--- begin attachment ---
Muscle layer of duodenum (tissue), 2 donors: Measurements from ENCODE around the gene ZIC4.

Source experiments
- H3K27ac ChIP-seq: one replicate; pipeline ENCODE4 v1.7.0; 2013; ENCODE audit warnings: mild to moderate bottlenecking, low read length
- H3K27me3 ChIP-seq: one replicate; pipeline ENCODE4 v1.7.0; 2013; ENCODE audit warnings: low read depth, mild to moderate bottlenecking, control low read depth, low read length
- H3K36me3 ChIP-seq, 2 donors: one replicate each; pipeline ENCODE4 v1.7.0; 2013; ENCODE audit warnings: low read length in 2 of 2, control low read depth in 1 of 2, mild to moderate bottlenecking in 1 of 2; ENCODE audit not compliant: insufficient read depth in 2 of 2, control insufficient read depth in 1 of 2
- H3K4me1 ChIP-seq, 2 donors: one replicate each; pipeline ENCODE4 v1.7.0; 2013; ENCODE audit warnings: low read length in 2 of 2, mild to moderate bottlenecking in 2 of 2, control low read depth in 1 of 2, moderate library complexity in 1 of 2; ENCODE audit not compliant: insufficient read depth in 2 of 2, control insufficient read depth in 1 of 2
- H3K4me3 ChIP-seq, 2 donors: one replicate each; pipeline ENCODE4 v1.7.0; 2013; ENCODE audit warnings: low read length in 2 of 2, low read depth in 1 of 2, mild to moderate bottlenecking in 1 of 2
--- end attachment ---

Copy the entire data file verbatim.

Muscle layer of duodenum (tissue), 2 donors: Measurements from ENCODE around the gene ZIC4.

Source experiments
- H3K27ac ChIP-seq: one replicate; pipeline ENCODE4 v1.7.0; 2013; ENCODE audit warnings: mild to moderate bottlenecking, low read length
- H3K27me3 ChIP-seq: one replicate; pipeline ENCODE4 v1.7.0; 2013; ENCODE audit warnings: low read depth, mild to moderate bottlenecking, control low read depth, low read length
- H3K36me3 ChIP-seq, 2 donors: one replicate each; pipeline ENCODE4 v1.7.0; 2013; ENCODE audit warnings: low read length in 2 of 2, control low read depth in 1 of 2, mild to moderate bottlenecking in 1 of 2; ENCODE audit not compliant: insufficient read depth in 2 of 2, control insufficient read depth in 1 of 2
- H3K4me1 ChIP-seq, 2 donors: one replicate each; pipeline ENCODE4 v1.7.0; 2013; ENCODE audit warnings: low read length in 2 of 2, mild to moderate bottlenecking in 2 of 2, control low read depth in 1 of 2, moderate library complexity in 1 of 2; ENCODE audit not compliant: insufficient read depth in 2 of 2, control insufficient read depth in 1 of 2
- H3K4me3 ChIP-seq, 2 donors: one replicate each; pipeline ENCODE4 v1.7.0; 2013; ENCODE audit warnings: low read length in 2 of 2, low read depth in 1 of 2, mild to moderate bottlenecking in 1 of 2